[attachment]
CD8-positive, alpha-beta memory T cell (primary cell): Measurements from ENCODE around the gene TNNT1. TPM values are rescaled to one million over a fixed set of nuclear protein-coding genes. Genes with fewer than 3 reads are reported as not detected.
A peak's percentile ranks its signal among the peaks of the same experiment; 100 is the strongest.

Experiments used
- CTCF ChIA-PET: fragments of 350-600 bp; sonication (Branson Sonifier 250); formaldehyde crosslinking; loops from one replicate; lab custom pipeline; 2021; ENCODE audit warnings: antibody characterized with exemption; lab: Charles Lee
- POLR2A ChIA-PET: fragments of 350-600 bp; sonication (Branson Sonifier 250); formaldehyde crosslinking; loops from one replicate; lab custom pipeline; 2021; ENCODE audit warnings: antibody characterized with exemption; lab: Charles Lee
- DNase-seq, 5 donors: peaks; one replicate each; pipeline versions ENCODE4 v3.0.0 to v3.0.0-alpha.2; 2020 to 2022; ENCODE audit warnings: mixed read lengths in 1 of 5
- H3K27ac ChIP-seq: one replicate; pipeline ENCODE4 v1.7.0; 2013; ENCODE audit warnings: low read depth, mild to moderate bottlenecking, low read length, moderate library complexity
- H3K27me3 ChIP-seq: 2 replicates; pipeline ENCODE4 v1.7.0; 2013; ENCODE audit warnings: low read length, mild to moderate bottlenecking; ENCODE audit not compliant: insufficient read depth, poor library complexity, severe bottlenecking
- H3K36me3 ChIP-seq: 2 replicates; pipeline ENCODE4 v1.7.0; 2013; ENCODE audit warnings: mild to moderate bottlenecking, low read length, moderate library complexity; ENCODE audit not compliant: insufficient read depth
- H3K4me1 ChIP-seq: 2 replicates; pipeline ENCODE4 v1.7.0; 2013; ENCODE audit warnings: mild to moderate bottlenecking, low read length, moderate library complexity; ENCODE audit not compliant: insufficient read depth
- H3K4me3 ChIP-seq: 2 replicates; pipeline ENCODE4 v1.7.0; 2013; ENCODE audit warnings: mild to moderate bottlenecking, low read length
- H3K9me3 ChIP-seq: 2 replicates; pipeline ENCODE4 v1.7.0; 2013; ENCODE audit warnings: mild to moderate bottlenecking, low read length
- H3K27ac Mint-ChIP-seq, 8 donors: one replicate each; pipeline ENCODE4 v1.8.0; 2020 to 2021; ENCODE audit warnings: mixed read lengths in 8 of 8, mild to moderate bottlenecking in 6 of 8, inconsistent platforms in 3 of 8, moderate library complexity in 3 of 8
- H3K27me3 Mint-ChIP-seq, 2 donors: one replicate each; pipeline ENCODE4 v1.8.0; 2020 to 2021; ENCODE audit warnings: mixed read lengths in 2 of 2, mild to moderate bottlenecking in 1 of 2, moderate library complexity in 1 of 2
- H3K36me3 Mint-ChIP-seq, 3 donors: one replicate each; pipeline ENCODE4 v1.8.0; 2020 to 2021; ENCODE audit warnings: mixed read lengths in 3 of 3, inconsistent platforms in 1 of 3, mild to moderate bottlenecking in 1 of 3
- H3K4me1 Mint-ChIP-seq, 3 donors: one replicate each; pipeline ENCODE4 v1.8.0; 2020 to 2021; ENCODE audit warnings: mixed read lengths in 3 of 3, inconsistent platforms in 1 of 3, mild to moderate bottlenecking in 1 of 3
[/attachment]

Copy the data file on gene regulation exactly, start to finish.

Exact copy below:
CD8-positive, alpha-beta memory T cell (primary cell): Measurements from ENCODE around the gene TNNT1. TPM values are rescaled to one million over a fixed set of nuclear protein-coding genes. Genes with fewer than 3 reads are reported as not detected.
A peak's percentile ranks its signal among the peaks of the same experiment; 100 is the strongest.

Experiments used
- CTCF ChIA-PET: fragments of 350-600 bp; sonication (Branson Sonifier 250); formaldehyde crosslinking; loops from one replicate; lab custom pipeline; 2021; ENCODE audit warnings: antibody characterized with exemption; lab: Charles Lee
- POLR2A ChIA-PET: fragments of 350-600 bp; sonication (Branson Sonifier 250); formaldehyde crosslinking; loops from one replicate; lab custom pipeline; 2021; ENCODE audit warnings: antibody characterized with exemption; lab: Charles Lee
- DNase-seq, 5 donors: peaks; one replicate each; pipeline versions ENCODE4 v3.0.0 to v3.0.0-alpha.2; 2020 to 2022; ENCODE audit warnings: mixed read lengths in 1 of 5
- H3K27ac ChIP-seq: one replicate; pipeline ENCODE4 v1.7.0; 2013; ENCODE audit warnings: low read depth, mild to moderate bottlenecking, low read length, moderate library complexity
- H3K27me3 ChIP-seq: 2 replicates; pipeline ENCODE4 v1.7.0; 2013; ENCODE audit warnings: low read length, mild to moderate bottlenecking; ENCODE audit not compliant: insufficient read depth, poor library complexity, severe bottlenecking
- H3K36me3 ChIP-seq: 2 replicates; pipeline ENCODE4 v1.7.0; 2013; ENCODE audit warnings: mild to moderate bottlenecking, low read length, moderate library complexity; ENCODE audit not compliant: insufficient read depth
- H3K4me1 ChIP-seq: 2 replicates; pipeline ENCODE4 v1.7.0; 2013; ENCODE audit warnings: mild to moderate bottlenecking, low read length, moderate library complexity; ENCODE audit not compliant: insufficient read depth
- H3K4me3 ChIP-seq: 2 replicates; pipeline ENCODE4 v1.7.0; 2013; ENCODE audit warnings: mild to moderate bottlenecking, low read length
- H3K9me3 ChIP-seq: 2 replicates; pipeline ENCODE4 v1.7.0; 2013; ENCODE audit warnings: mild to moderate bottlenecking, low read length
- H3K27ac Mint-ChIP-seq, 8 donors: one replicate each; pipeline ENCODE4 v1.8.0; 2020 to 2021; ENCODE audit warnings: mixed read lengths in 8 of 8, mild to moderate bottlenecking in 6 of 8, inconsistent platforms in 3 of 8, moderate library complexity in 3 of 8
- H3K27me3 Mint-ChIP-seq, 2 donors: one replicate each; pipeline ENCODE4 v1.8.0; 2020 to 2021; ENCODE audit warnings: mixed read lengths in 2 of 2, mild to moderate bottlenecking in 1 of 2, moderate library complexity in 1 of 2
- H3K36me3 Mint-ChIP-seq, 3 donors: one replicate each; pipeline ENCODE4 v1.8.0; 2020 to 2021; ENCODE audit warnings: mixed read lengths in 3 of 3, inconsistent platforms in 1 of 3, mild to moderate bottlenecking in 1 of 3
- H3K4me1 Mint-ChIP-seq, 3 donors: one replicate each; pipeline ENCODE4 v1.8.0; 2020 to 2021; ENCODE audit warnings: mixed read lengths in 3 of 3, inconsistent platforms in 1 of 3, mild to moderate bottlenecking in 1 of 3